Senate Intel Panel Vows to Get Access to Classified Docs (Newsmax)
By Charlie McCarthy | Thursday, 26 January 2023 09:01 AM EST
Frustrated members of the Senate Intelligence Committee are vowing to pursue all avenues to access the classified documents found at homes of President Joe Biden and former President Donald Trump.
After a Wednesday briefing with National Intelligence Director Avril Haines, committee Chairman Mark Warner, D-Va., said "all things will be on the table" to ensure the committee conducts its constitutional oversight responsibility, CNN reported.
Warner added that "every member" of the committee is "unanimous" that the Justice Department's current position to withhold the documents "is not going to stand, and all things will be on the table to make sure that doesn't happen," CNN reported.
"I'm prepared to refuse consent or to fast track any nominee for any department or agency and take every step I can on every committee on which I serve to impose consequences on the administration until they provide these documents," said committee member Sen. Tom Cotton, R-Ark.
Attorney General Merrick Garland has appointed a separate special counsel in the Biden case and the Trump case. The DOJ insists the committee will not be allowed to see the discovered classified documents until the special counsels approve.
"We don't want to get into a question of threats at this point," Warner said, CNN reported. "But we want to say this, though: We have a job to do. It is our job to make sure that the security of our country is protected and that the intelligence that our country depends upon is not compromised. The notion that we have to wait until a special prosecutor blesses the intelligence committee's oversight will not stand."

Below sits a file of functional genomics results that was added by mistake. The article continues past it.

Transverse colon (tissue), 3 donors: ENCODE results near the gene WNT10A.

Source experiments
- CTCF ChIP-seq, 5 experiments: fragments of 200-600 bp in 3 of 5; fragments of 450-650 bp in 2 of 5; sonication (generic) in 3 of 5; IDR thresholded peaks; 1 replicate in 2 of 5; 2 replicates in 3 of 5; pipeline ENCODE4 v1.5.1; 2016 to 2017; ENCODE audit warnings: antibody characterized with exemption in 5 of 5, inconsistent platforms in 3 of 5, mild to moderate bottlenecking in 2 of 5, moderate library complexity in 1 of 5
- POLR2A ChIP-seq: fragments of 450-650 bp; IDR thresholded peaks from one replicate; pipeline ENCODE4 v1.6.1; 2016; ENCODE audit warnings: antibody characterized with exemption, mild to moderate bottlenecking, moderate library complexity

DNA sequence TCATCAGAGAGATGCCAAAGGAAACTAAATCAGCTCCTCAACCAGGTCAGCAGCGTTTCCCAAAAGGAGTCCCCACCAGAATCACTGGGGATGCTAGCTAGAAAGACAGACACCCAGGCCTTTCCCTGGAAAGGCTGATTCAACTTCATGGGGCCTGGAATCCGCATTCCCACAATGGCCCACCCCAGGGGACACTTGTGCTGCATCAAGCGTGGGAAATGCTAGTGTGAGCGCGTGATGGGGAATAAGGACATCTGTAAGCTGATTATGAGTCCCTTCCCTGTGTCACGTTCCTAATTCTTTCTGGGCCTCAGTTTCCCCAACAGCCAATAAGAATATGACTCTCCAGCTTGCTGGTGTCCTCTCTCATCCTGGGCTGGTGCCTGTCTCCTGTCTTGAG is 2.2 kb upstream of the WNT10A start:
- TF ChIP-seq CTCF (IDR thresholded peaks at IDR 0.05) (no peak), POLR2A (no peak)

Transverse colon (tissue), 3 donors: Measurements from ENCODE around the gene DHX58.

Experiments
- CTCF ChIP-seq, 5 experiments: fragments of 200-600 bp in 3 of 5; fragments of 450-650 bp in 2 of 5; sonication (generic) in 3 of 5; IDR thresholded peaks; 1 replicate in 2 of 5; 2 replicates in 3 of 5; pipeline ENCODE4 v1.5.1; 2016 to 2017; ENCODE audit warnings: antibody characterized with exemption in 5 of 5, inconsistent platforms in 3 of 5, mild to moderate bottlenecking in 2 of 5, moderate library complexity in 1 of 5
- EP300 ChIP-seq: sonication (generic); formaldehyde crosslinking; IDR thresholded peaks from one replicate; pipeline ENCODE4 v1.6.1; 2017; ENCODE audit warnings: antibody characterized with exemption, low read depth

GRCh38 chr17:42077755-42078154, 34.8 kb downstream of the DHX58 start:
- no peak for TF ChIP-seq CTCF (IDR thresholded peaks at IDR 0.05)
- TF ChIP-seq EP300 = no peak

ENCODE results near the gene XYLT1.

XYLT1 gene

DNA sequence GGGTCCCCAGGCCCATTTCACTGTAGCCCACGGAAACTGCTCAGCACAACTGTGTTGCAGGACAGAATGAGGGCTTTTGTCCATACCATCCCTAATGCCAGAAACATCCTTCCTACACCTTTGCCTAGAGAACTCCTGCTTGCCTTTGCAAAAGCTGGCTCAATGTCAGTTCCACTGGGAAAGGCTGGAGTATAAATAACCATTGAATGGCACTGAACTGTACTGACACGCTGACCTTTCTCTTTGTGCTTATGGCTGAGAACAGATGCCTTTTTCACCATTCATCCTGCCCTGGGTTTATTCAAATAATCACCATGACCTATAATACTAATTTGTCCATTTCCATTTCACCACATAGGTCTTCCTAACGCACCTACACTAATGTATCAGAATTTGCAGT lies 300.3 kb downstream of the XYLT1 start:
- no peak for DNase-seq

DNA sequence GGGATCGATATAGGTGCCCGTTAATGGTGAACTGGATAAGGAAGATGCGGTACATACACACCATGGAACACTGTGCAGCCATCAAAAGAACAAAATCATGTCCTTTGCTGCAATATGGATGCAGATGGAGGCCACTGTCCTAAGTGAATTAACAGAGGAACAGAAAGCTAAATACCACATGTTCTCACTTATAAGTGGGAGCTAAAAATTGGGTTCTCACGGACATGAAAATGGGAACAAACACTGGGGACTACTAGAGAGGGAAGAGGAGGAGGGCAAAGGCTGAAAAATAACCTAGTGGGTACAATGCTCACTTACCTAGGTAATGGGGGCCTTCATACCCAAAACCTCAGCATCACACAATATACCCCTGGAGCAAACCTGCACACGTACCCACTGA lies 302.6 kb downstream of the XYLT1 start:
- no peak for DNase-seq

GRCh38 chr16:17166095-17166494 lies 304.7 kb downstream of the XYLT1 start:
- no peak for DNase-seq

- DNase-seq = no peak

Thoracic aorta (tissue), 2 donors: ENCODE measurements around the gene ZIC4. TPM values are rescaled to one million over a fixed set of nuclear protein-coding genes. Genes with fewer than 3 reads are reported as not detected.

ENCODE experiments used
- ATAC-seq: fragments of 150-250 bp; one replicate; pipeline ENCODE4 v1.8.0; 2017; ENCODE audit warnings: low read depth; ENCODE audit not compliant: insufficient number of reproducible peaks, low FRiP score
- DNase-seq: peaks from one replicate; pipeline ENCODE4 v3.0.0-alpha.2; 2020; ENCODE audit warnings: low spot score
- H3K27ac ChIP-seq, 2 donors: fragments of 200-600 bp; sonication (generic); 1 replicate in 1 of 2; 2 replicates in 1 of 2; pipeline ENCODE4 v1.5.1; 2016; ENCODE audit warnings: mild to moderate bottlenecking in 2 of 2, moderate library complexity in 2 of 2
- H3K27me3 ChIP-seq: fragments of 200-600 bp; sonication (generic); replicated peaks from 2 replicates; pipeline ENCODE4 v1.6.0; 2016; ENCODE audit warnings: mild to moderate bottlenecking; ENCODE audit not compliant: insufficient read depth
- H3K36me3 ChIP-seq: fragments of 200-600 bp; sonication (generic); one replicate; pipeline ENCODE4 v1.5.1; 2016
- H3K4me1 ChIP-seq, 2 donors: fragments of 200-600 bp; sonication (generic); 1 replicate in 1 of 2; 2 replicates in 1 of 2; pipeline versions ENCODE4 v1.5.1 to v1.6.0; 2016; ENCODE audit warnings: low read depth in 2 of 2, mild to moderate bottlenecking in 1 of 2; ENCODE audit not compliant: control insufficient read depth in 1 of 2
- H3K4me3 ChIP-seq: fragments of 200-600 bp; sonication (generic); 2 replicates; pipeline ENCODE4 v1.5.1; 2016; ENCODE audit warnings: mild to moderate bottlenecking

Committee Vice Chairman Marco Rubio, R-Fla., said the meeting with Haines was "very unsatisfying."
"We simply want to know is, what was this information?" Rubio said, CNN reported. "What was these materials that they had? So that we can make an honest assessment when they provide us a risk assessment, of whether or not they've taken the proper mitigation, if any was necessary."
The Senate committee initially requested "a damage assessment of any national security threat posed by the mishandling of this information" after the FBI's raid of Trump's Mar-a-Lago resort in August.
Classified documents recently were discovered at Biden's former Washington office and home in Wilmington, Delaware, as well as at the Indiana home of former Vice President Mike Pence.
"[I'm disappointed] with the lack of detail and a timeline on when we're going to get a briefing," Warner said, according to CNN. "It is our responsibility to make sure that we, in as role of the intelligence oversight, know if there's been any intelligence compromised."